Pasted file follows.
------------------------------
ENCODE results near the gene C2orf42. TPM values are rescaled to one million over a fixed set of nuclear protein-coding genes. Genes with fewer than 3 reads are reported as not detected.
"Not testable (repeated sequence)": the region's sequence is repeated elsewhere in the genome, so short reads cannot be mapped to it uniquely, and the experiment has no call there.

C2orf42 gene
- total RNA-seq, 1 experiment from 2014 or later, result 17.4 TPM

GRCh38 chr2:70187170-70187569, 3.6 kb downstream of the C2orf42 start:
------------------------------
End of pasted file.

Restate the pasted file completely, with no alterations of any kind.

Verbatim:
ENCODE results near the gene C2orf42. TPM values are rescaled to one million over a fixed set of nuclear protein-coding genes. Genes with fewer than 3 reads are reported as not detected.
"Not testable (repeated sequence)": the region's sequence is repeated elsewhere in the genome, so short reads cannot be mapped to it uniquely, and the experiment has no call there.

C2orf42 gene
- total RNA-seq, 1 experiment from 2014 or later, result 17.4 TPM

GRCh38 chr2:70187170-70187569, 3.6 kb downstream of the C2orf42 start: